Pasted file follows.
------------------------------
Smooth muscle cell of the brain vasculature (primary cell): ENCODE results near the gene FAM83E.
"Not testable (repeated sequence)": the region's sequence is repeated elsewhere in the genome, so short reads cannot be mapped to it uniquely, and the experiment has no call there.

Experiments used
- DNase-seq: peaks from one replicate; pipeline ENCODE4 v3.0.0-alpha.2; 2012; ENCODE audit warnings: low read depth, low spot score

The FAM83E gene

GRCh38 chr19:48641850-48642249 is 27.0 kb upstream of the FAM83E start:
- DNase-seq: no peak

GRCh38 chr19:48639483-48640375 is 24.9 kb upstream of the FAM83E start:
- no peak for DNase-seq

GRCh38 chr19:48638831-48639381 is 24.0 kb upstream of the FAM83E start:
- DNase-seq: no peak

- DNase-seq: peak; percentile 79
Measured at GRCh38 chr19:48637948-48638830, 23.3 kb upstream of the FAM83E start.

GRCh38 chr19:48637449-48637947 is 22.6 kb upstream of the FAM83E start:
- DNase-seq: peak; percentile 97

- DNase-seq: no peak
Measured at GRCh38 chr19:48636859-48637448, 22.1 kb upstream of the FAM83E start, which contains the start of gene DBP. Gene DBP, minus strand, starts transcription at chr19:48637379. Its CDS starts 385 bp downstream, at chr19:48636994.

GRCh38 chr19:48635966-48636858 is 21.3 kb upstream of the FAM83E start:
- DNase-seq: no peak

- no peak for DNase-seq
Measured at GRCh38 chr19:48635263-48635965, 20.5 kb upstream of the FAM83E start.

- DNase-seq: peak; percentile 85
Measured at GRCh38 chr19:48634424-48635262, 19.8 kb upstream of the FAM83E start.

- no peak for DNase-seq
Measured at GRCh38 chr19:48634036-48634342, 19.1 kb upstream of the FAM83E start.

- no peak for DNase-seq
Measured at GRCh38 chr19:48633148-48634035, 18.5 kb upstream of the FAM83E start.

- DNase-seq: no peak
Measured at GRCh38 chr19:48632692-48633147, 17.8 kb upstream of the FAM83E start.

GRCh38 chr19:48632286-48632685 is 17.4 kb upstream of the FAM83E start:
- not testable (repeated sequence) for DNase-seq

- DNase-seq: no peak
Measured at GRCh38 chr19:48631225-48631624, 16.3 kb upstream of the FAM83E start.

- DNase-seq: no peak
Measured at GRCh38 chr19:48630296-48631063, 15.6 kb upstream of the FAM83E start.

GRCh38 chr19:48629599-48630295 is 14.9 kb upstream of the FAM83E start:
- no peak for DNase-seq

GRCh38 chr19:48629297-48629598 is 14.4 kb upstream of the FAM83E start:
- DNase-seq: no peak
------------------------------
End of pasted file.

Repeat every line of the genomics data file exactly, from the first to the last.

Smooth muscle cell of the brain vasculature (primary cell): ENCODE results near the gene FAM83E.
"Not testable (repeated sequence)": the region's sequence is repeated elsewhere in the genome, so short reads cannot be mapped to it uniquely, and the experiment has no call there.

Experiments used
- DNase-seq: peaks from one replicate; pipeline ENCODE4 v3.0.0-alpha.2; 2012; ENCODE audit warnings: low read depth, low spot score

The FAM83E gene

GRCh38 chr19:48641850-48642249 is 27.0 kb upstream of the FAM83E start:
- DNase-seq: no peak

GRCh38 chr19:48639483-48640375 is 24.9 kb upstream of the FAM83E start:
- no peak for DNase-seq

GRCh38 chr19:48638831-48639381 is 24.0 kb upstream of the FAM83E start:
- DNase-seq: no peak

- DNase-seq: peak; percentile 79
Measured at GRCh38 chr19:48637948-48638830, 23.3 kb upstream of the FAM83E start.

GRCh38 chr19:48637449-48637947 is 22.6 kb upstream of the FAM83E start:
- DNase-seq: peak; percentile 97

- DNase-seq: no peak
Measured at GRCh38 chr19:48636859-48637448, 22.1 kb upstream of the FAM83E start, which contains the start of gene DBP. Gene DBP, minus strand, starts transcription at chr19:48637379. Its CDS starts 385 bp downstream, at chr19:48636994.

GRCh38 chr19:48635966-48636858 is 21.3 kb upstream of the FAM83E start:
- DNase-seq: no peak

- no peak for DNase-seq
Measured at GRCh38 chr19:48635263-48635965, 20.5 kb upstream of the FAM83E start.

- DNase-seq: peak; percentile 85
Measured at GRCh38 chr19:48634424-48635262, 19.8 kb upstream of the FAM83E start.

- no peak for DNase-seq
Measured at GRCh38 chr19:48634036-48634342, 19.1 kb upstream of the FAM83E start.

- no peak for DNase-seq
Measured at GRCh38 chr19:48633148-48634035, 18.5 kb upstream of the FAM83E start.

- DNase-seq: no peak
Measured at GRCh38 chr19:48632692-48633147, 17.8 kb upstream of the FAM83E start.

GRCh38 chr19:48632286-48632685 is 17.4 kb upstream of the FAM83E start:
- not testable (repeated sequence) for DNase-seq

- DNase-seq: no peak
Measured at GRCh38 chr19:48631225-48631624, 16.3 kb upstream of the FAM83E start.

- DNase-seq: no peak
Measured at GRCh38 chr19:48630296-48631063, 15.6 kb upstream of the FAM83E start.

GRCh38 chr19:48629599-48630295 is 14.9 kb upstream of the FAM83E start:
- no peak for DNase-seq

GRCh38 chr19:48629297-48629598 is 14.4 kb upstream of the FAM83E start:
- DNase-seq: no peak